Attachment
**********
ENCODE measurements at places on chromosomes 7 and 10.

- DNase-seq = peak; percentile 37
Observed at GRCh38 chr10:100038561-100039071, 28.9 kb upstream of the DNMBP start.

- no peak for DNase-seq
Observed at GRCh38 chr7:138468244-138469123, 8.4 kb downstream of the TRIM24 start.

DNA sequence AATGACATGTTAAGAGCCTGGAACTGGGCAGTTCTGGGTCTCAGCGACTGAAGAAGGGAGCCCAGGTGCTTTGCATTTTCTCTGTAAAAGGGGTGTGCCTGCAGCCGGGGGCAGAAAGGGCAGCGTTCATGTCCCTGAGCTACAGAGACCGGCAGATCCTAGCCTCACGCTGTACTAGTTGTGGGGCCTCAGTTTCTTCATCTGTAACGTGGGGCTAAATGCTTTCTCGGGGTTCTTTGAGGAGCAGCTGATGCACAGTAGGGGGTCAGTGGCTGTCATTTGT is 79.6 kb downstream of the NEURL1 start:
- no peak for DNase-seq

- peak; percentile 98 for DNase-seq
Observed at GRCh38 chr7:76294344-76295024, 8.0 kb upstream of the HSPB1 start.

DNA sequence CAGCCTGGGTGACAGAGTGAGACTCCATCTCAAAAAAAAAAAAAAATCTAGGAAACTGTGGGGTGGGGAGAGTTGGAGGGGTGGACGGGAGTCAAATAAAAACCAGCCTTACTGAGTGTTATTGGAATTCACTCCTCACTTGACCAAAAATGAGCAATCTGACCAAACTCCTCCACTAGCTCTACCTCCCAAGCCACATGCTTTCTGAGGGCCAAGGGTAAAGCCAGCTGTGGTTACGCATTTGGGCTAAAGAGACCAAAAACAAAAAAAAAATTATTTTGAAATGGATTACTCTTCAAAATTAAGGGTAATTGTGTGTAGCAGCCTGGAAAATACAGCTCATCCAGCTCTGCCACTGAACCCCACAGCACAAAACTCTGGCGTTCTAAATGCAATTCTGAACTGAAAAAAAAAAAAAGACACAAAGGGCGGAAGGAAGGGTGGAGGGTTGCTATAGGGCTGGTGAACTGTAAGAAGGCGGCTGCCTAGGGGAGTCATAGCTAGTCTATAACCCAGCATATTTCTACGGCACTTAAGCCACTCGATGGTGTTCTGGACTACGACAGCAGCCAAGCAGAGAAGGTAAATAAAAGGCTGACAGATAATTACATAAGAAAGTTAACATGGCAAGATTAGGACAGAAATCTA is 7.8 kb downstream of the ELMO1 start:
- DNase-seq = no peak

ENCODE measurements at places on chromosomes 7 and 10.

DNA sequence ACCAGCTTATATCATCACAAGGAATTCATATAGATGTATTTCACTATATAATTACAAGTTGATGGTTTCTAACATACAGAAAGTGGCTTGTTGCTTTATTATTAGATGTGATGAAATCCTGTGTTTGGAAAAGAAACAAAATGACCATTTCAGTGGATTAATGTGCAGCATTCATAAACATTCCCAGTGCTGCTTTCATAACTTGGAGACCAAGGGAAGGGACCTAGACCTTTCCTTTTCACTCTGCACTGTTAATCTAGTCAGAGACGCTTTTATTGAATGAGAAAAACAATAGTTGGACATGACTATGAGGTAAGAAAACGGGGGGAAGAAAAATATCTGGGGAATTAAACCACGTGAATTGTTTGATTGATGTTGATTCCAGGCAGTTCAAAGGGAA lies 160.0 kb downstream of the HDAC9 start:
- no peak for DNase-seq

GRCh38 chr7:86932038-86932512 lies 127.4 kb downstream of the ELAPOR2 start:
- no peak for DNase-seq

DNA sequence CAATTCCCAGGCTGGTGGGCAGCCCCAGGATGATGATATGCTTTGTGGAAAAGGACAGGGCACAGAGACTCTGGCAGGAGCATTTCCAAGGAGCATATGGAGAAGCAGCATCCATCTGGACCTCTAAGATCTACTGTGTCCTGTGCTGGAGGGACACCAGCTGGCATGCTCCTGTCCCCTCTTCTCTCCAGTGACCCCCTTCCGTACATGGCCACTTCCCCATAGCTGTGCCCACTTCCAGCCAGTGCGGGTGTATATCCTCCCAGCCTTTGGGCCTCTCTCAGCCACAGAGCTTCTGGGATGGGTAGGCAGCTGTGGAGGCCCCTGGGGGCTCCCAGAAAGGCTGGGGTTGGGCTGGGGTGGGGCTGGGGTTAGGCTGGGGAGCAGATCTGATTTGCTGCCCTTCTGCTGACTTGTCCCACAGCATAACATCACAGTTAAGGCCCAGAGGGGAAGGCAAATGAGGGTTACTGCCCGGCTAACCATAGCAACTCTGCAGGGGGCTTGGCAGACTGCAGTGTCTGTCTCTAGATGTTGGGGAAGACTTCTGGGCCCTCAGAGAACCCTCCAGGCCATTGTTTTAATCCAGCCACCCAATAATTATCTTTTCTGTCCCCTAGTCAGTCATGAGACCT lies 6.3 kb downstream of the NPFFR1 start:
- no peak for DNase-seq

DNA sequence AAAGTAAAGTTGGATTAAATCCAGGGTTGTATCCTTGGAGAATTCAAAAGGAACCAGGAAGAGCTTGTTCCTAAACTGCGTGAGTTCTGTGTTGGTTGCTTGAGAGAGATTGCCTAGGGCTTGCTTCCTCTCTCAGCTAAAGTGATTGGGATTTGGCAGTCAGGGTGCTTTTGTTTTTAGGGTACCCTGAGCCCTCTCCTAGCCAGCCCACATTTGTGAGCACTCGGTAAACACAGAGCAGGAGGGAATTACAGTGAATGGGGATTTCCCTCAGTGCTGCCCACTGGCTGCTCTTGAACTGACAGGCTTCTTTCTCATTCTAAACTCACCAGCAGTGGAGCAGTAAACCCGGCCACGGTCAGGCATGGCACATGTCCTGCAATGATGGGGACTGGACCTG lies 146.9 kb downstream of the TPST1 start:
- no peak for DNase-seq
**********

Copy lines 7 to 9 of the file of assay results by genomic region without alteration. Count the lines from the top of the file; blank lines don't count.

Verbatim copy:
- no peak for DNase-seq

- peak; percentile 98 for DNase-seq
Observed at GRCh38 chr7:76294344-76295024, 8.0 kb upstream of the HSPB1 start.